Glassberg tells reporters collectors "could wipe out" the Miami Blue

Ron Gatrelle gatrelle at
Wed Jan 9 22:02:18 EST 2002

----- Original Message -----
From: "Paul Cherubini" <monarch at>
Subject: Glassberg tells reporters collectors "could wipe out" the Miami
---Best regards, Fred

> Fred, here are snips from the full article
> (Oh yes I fully expect someone will say Glassberg was quoted
> out of context)
> Paul Cherubini
> -------------------------------------------------------------------------
> For Glassberg, every day that ticks by increases his fear
> that the butterfly will be gone forever.
> "It's hard to imagine more of an emergency situation,'' he said.
> "The only known colony in the U.S. is this small place in the
> Keys, faced with all sorts of possible threats: hurricanes,
> butterfly collectors, mosquito spraying. Any
> of those could wipe the Miami Blue out.''
>  ------------------------------------------------------------

I have not read any of the related materials (pro or con), nor have I been
in the Keys for many years.  I will just relay this observation and
thought.  In the 70's when it was learned that Chlorostrymon simaethis
larvae were feeding on Balloon Vine pods "all over" the keys and Miami
area -- many collectors soon learned that Miami Blue larvae were in the
pods too.   Now Balloon Vine is a common "weed" to the average south
Florida and Keys property owner.  Balloon Vines can cover huge areas and
just look trashy to the average person wanting to "clean up" their property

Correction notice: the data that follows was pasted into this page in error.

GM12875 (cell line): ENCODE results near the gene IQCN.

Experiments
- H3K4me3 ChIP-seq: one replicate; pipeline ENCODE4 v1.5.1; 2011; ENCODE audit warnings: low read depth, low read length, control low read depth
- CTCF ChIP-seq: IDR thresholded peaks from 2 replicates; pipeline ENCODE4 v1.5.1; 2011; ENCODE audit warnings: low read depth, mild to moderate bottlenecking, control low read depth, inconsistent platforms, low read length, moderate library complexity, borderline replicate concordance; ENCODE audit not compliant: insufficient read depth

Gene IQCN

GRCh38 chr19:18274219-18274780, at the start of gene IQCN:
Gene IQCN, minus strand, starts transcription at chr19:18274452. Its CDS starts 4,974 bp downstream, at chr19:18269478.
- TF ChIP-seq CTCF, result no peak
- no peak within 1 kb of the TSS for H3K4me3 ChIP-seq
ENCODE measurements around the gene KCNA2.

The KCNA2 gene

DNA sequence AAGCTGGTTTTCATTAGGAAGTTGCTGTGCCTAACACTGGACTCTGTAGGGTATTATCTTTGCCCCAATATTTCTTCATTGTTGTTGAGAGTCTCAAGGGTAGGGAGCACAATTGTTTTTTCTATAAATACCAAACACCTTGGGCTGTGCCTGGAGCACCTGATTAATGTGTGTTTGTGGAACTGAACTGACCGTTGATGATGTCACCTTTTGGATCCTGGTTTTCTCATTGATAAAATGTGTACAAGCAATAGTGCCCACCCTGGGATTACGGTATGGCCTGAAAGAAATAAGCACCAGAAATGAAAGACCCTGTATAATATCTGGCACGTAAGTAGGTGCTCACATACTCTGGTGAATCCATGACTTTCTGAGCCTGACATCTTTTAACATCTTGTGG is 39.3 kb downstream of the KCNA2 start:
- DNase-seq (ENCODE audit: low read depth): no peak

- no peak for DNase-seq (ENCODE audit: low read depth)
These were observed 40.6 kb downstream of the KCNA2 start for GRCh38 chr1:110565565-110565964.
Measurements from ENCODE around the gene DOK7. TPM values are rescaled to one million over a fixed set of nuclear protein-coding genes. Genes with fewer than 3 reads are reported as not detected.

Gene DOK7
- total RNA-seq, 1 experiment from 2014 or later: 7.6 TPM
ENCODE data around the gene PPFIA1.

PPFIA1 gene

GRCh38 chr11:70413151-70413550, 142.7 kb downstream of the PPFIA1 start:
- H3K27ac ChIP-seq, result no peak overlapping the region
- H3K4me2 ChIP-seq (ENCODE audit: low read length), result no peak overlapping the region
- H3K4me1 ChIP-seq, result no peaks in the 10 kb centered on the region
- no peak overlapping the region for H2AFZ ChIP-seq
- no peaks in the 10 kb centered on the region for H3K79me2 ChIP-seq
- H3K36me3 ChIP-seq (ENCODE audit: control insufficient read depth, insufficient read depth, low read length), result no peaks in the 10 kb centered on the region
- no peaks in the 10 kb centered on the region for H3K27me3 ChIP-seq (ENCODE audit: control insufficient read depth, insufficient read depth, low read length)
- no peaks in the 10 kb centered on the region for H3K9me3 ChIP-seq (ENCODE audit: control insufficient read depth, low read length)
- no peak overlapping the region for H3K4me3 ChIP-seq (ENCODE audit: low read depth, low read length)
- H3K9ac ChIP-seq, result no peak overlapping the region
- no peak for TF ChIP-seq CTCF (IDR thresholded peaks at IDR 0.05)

(like the folks Leroy mentioned who "manicured" the old Stock Island garden
and in the process eliminated many of the good leps there).  People get rid
of "weeds".  As usual habitat loss is the problem.  In this case the best
habitat is a disturbed area (like a neglected vacant lot).  I bet a lot of
people in the Keys area who want to see the cute little blue protected are
unknowingly killing them off by making sure the ugly Balloon Vine stays off
their yard's fence, golf course, highway right of way, and any where else
that might ugly up the renowned manicured look most of south Florida loves.
So blame everyone and everything else -- but don't blame the residents in
the highly maintained average urban lots or high end estates who have
destroyed its habitat.  Don't blame overpopulation, poor urban planning,
the highway dept., or the Conchs (locals), or recognize the natural alien
species cycles in the Keys.

Ron Gatrelle


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